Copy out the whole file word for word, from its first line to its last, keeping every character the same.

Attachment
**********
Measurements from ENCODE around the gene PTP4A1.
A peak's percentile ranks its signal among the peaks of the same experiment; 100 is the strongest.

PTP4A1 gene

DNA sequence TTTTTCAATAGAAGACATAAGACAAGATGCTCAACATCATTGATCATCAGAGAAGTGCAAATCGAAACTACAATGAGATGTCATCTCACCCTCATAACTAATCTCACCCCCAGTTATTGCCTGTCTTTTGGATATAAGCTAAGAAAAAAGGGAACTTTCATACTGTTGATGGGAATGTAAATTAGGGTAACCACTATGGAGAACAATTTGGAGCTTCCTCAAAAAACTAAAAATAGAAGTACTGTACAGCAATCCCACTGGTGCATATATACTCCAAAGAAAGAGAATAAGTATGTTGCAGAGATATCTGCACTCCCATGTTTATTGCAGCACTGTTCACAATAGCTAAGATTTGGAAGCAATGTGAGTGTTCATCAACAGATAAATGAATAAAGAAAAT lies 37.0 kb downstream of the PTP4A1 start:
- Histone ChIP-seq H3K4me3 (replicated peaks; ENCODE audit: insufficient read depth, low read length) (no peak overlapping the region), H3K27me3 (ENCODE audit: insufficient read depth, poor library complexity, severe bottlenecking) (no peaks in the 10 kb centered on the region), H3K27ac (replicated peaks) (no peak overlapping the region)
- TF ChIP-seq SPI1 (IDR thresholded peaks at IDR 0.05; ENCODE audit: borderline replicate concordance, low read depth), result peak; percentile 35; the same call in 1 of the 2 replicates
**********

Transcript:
Measurements from ENCODE around the gene PTP4A1.
A peak's percentile ranks its signal among the peaks of the same experiment; 100 is the strongest.

PTP4A1 gene

DNA sequence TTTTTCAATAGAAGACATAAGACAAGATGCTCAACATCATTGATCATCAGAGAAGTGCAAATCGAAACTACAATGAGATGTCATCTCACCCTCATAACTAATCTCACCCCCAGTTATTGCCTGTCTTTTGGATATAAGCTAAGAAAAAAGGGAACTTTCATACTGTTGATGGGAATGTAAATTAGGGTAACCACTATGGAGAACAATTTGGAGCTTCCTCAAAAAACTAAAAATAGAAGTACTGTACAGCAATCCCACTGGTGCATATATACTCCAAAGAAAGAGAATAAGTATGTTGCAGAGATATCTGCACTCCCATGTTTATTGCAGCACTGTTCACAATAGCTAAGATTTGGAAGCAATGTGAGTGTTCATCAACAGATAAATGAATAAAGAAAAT lies 37.0 kb downstream of the PTP4A1 start:
- Histone ChIP-seq H3K4me3 (replicated peaks; ENCODE audit: insufficient read depth, low read length) (no peak overlapping the region), H3K27me3 (ENCODE audit: insufficient read depth, poor library complexity, severe bottlenecking) (no peaks in the 10 kb centered on the region), H3K27ac (replicated peaks) (no peak overlapping the region)
- TF ChIP-seq SPI1 (IDR thresholded peaks at IDR 0.05; ENCODE audit: borderline replicate concordance, low read depth), result peak; percentile 35; the same call in 1 of the 2 replicates